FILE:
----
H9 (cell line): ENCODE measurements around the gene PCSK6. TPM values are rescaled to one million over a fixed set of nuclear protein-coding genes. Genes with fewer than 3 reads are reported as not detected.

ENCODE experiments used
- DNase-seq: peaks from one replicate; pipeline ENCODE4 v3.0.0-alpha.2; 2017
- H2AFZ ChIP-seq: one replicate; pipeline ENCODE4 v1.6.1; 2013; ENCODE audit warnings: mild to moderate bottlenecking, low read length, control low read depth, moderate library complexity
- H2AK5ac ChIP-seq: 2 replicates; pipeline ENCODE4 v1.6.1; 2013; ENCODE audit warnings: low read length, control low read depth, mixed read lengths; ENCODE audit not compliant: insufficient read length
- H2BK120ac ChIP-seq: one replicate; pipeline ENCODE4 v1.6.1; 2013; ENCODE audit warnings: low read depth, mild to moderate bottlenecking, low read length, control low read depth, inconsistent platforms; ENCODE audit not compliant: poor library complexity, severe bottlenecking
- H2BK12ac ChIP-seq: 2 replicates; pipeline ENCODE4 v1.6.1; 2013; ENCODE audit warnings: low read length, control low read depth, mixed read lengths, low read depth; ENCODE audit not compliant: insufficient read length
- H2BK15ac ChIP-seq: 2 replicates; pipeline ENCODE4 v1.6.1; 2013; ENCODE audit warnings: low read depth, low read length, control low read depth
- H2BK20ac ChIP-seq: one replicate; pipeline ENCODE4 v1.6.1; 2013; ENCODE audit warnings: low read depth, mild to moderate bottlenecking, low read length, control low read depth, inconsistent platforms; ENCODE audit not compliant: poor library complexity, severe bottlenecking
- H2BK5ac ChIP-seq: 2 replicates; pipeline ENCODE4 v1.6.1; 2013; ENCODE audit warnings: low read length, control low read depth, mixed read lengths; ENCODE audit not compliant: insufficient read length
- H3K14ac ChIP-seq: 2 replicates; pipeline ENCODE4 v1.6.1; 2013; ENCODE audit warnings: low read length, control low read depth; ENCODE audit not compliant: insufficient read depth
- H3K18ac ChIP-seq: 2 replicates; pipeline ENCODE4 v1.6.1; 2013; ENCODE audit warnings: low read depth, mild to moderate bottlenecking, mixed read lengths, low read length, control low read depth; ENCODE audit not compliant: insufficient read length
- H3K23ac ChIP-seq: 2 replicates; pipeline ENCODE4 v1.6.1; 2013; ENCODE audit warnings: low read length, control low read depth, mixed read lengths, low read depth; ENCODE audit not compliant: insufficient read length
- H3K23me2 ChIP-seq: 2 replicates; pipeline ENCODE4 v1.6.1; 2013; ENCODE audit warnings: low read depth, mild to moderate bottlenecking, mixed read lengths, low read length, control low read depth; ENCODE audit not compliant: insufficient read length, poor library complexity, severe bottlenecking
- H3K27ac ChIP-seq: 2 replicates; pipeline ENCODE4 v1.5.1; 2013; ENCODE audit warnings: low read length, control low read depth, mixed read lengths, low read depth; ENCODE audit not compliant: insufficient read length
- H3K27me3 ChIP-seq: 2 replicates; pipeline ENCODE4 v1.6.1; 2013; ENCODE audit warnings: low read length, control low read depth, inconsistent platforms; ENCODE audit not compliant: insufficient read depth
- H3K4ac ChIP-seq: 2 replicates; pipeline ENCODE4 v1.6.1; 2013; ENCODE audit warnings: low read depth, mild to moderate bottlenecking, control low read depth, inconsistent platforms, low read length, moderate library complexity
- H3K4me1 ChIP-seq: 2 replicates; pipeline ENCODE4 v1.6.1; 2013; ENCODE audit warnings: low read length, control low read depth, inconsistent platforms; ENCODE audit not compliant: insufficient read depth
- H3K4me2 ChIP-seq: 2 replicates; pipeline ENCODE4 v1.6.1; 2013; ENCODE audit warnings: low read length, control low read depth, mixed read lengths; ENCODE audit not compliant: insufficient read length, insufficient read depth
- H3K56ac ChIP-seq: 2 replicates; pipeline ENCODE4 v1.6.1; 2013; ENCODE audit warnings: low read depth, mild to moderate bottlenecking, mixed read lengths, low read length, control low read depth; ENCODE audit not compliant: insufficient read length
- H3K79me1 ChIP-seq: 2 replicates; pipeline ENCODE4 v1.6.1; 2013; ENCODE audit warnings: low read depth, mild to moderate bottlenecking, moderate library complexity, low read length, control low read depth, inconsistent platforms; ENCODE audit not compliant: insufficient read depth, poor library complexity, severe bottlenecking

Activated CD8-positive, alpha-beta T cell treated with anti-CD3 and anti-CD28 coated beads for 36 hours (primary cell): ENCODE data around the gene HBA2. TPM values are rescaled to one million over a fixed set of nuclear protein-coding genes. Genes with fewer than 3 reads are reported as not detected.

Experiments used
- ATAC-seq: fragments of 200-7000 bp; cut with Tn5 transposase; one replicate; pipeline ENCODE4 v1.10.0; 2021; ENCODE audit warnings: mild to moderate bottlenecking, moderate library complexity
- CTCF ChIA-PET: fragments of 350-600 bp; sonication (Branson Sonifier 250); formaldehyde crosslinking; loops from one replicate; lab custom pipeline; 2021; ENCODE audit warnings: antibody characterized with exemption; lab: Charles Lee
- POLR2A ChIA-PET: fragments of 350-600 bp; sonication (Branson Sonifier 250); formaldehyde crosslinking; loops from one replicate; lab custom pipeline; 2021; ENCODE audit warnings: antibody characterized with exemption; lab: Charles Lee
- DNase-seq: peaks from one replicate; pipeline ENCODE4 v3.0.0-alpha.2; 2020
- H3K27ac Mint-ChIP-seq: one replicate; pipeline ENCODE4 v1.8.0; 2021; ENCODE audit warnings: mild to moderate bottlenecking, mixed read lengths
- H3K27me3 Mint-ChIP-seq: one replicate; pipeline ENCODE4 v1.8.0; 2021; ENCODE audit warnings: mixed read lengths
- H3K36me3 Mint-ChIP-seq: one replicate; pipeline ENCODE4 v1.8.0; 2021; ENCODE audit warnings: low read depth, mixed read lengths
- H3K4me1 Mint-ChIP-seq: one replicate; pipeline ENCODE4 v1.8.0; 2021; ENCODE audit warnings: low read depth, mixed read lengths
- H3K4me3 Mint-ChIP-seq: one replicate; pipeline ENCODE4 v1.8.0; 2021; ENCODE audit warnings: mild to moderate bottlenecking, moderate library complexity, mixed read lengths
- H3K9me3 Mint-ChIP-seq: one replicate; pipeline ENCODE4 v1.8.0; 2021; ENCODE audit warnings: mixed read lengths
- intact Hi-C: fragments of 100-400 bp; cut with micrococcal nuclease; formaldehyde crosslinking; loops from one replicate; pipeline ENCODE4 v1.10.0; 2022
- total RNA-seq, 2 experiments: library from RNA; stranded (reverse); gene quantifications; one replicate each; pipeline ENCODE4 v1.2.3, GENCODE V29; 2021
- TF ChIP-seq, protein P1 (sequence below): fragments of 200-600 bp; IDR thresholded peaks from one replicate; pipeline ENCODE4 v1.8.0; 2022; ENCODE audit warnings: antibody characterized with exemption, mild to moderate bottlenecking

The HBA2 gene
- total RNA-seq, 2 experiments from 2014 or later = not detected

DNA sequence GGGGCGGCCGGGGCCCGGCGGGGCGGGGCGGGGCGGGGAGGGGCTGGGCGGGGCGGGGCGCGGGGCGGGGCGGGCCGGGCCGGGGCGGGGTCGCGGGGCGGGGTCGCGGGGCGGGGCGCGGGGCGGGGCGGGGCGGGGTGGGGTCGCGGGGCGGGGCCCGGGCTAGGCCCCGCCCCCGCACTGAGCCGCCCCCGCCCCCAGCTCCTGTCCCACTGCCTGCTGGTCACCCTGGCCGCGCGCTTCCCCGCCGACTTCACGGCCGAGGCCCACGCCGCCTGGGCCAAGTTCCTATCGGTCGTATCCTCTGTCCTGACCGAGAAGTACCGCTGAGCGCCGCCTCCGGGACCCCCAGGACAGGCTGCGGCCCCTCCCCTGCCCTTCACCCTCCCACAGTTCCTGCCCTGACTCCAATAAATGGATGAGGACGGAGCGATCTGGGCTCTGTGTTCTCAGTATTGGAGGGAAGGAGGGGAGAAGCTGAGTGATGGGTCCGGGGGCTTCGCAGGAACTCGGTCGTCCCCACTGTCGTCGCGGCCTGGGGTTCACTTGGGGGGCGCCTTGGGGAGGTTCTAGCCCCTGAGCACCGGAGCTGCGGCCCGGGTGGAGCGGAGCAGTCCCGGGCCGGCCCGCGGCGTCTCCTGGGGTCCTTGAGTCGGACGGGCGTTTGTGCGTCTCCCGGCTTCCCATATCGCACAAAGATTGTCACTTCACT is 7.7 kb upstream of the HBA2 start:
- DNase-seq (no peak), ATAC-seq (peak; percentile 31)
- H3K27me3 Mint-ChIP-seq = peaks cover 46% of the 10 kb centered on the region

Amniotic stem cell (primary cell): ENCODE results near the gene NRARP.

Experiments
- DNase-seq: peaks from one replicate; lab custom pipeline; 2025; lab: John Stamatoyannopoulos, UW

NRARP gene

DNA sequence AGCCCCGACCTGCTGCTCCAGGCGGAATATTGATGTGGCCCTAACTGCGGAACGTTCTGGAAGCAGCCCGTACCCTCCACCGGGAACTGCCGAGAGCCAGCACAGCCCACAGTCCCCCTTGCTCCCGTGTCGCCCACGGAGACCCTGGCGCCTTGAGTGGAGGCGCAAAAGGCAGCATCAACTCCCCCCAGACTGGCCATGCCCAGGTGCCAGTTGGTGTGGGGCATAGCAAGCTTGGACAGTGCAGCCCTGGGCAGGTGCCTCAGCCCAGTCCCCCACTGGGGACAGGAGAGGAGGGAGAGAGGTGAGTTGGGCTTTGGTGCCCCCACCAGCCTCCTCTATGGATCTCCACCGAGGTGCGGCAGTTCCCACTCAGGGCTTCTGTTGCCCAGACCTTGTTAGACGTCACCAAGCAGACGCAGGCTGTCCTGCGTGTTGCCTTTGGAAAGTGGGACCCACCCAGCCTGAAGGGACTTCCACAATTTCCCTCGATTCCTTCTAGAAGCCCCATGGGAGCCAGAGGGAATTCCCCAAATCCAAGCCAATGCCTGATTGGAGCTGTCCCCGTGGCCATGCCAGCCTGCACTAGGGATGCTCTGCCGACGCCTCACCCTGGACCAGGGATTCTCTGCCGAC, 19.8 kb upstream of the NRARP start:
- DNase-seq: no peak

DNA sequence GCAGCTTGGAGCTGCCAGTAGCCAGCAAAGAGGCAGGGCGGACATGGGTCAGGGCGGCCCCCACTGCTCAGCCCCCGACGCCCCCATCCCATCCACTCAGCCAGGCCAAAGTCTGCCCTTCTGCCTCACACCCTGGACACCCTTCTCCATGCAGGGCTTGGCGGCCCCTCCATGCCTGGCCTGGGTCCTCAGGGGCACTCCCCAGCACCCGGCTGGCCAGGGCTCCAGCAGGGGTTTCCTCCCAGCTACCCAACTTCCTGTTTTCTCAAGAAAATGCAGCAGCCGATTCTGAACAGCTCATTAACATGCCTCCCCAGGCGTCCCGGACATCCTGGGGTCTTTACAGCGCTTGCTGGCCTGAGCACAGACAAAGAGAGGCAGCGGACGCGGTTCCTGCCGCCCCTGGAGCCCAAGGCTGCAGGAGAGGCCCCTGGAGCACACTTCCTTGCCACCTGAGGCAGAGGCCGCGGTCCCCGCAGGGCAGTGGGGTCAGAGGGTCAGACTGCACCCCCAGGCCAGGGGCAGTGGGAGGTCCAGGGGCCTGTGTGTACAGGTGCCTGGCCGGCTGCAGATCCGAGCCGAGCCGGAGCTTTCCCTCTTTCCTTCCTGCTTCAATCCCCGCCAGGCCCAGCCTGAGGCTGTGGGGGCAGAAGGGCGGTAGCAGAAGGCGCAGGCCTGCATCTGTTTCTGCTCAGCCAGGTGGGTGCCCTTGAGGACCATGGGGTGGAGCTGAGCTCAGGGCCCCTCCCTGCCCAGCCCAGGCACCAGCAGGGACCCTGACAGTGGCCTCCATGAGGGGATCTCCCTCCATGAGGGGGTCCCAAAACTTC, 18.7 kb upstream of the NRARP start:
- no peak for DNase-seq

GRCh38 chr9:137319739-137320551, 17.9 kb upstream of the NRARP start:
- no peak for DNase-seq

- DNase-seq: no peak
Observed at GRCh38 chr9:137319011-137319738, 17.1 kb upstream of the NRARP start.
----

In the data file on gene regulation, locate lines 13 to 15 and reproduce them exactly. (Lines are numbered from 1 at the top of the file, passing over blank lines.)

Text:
- H3K23ac ChIP-seq: 2 replicates; pipeline ENCODE4 v1.6.1; 2013; ENCODE audit warnings: low read length, control low read depth, mixed read lengths, low read depth; ENCODE audit not compliant: insufficient read length
- H3K23me2 ChIP-seq: 2 replicates; pipeline ENCODE4 v1.6.1; 2013; ENCODE audit warnings: low read depth, mild to moderate bottlenecking, mixed read lengths, low read length, control low read depth; ENCODE audit not compliant: insufficient read length, poor library complexity, severe bottlenecking
- H3K27ac ChIP-seq: 2 replicates; pipeline ENCODE4 v1.5.1; 2013; ENCODE audit warnings: low read length, control low read depth, mixed read lengths, low read depth; ENCODE audit not compliant: insufficient read length